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Why You Should Incorporate in a Different State From Where Your Main Offices Are

IncorporateMany new business owners are surprised to find out that they are not legally required to form a corporation in their home state or where the business is physically located. The decision to incorporate your business is a big step in the future of your company, but choosing which state to incorporate in can be equally important. While most business owners choose to incorporate in the same state where they are located, there are some good reasons to consider incorporating in another state. The primary advantages of incorporation in a "corporation friendly" state fall into three categories- total cost of incorporation, taxation on the new business, privacy concerns. If you are considering incorporation, here are a few reasons that you may want to pick a different state.

Before we look at the benefits of incorporating out of state, business should look at the costs associated with the process. In many cases, business will want to work with an attorney in the state where they are incorporating due to the legal complexity of the process. This is a cost that you will likely incur regardless of the state you choose. You will also need to have a resident agent- that is, someone in the state where you incorporate that has a physical address in that state. The good news is that there are businesses that offer this service for around $150 annually, but this is a fee that you will need to pay if you are incorporating outside of your home state. The other thing to consider is that you will need to register as an out-of-state business in your home state before you can begin doing business. There are fees associated with this process which will vary from state to state. Overall, the initial cost of incorporating out of state will still likely be lower than it is in your home state due to the fees imposed on new corporations.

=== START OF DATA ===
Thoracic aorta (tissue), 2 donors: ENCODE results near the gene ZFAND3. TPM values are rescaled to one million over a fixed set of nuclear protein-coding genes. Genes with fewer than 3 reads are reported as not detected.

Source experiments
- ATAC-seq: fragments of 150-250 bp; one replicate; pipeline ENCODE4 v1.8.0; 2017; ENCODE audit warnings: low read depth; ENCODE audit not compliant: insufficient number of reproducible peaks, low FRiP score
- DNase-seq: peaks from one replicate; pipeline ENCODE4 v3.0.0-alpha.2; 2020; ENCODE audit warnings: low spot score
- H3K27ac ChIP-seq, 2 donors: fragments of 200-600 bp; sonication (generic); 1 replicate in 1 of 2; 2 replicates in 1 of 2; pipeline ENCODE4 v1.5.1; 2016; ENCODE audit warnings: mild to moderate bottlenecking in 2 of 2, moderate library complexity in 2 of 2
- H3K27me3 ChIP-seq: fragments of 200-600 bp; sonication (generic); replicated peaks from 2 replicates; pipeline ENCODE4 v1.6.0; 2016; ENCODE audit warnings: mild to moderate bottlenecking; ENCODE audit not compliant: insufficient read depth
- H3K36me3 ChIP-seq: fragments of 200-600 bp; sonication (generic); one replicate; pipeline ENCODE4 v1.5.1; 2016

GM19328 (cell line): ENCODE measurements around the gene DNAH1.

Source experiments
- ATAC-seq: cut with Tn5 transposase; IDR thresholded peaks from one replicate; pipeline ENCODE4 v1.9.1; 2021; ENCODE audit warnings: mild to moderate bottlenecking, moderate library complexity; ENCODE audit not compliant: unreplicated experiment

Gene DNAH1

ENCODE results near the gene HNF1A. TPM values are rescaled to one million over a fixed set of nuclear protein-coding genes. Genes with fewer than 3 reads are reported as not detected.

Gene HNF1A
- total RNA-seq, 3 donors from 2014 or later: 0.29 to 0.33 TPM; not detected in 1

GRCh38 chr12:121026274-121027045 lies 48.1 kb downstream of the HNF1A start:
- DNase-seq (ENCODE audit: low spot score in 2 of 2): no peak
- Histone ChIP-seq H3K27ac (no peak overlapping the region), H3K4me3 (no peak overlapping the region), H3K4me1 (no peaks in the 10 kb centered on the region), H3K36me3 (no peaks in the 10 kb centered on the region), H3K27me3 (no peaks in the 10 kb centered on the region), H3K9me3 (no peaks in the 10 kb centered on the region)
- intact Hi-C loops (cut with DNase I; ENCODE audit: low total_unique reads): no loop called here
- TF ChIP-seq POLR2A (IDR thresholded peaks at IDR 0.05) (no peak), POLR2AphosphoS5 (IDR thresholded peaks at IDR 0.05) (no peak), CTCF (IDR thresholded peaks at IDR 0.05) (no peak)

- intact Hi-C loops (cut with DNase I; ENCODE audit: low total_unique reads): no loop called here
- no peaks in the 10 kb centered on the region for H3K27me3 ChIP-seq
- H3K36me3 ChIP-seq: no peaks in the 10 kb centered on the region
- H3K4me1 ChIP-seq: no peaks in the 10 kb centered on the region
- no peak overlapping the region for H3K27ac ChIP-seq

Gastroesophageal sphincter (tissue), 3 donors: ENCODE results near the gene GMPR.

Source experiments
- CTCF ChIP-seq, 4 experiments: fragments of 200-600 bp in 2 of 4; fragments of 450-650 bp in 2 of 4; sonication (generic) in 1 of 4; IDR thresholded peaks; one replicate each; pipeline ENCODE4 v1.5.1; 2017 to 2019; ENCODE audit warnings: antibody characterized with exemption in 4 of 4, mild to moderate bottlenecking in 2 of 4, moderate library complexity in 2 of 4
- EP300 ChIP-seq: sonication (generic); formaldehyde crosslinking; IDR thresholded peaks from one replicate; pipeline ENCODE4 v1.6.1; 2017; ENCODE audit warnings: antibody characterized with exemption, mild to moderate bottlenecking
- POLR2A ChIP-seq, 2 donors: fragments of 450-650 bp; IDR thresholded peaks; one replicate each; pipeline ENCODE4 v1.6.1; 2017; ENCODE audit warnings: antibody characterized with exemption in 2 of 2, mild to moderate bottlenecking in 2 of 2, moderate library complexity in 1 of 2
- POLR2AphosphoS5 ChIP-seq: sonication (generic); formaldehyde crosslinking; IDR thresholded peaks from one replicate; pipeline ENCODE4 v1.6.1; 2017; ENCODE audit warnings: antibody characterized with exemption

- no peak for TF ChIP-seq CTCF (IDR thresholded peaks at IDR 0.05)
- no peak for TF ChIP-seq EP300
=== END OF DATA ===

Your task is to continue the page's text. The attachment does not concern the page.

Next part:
The basic characteristics of a corporation are roughly the same in every state, but the tax rate applied to corporations is very different. Some states charge as much as 10% tax, while others, like Nevada, do not charge a state income tax or a franchise tax. In most cases, income tax is not a consideration for a business that is forming an LLC or type S corporation. Keep in mind that you will still be required to pay business taxes in the state where you operate, however, avoiding the taxes charged for corporation maintenance can provide a significant tax savings.

For many businesses, privacy and reporting are important considerations. Many states have a so-called information sharing agreement with the IRS. Corporation friendly states such as Wyoming and Nevada do not have this agreement, which means that businesses can avoid many tricky financial situations. These states have very minimal reporting and disclosure rules that are applied to corporations, meaning that you can keep your business information as private as you wish.

The advantages to incorporating in another state are lower fees, expenses, and decreased reporting burdens as compared to your home state. Before you choose a state to incorporate in, research the costs, reporting requirements, and taxes required by your own state, and then decide if another state provides advantages over your own.


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